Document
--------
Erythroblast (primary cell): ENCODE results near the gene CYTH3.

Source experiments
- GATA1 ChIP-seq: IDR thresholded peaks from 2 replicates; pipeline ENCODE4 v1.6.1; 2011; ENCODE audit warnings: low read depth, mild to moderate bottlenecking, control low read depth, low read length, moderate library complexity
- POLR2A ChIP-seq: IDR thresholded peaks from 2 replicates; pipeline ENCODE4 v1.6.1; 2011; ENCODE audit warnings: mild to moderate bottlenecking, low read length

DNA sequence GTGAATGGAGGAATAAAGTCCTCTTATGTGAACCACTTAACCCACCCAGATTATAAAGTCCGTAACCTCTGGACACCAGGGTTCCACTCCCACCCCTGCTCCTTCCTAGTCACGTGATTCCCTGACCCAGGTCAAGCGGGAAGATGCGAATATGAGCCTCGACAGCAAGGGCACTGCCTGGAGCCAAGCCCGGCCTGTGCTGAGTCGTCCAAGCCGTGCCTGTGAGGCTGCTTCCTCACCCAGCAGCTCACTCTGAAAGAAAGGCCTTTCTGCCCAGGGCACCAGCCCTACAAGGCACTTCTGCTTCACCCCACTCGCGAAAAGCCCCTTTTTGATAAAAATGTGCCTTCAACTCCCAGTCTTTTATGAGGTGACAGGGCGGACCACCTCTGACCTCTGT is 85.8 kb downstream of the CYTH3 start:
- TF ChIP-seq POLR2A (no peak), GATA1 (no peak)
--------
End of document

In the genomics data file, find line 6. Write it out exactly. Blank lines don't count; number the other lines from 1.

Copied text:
- TF ChIP-seq POLR2A (no peak), GATA1 (no peak)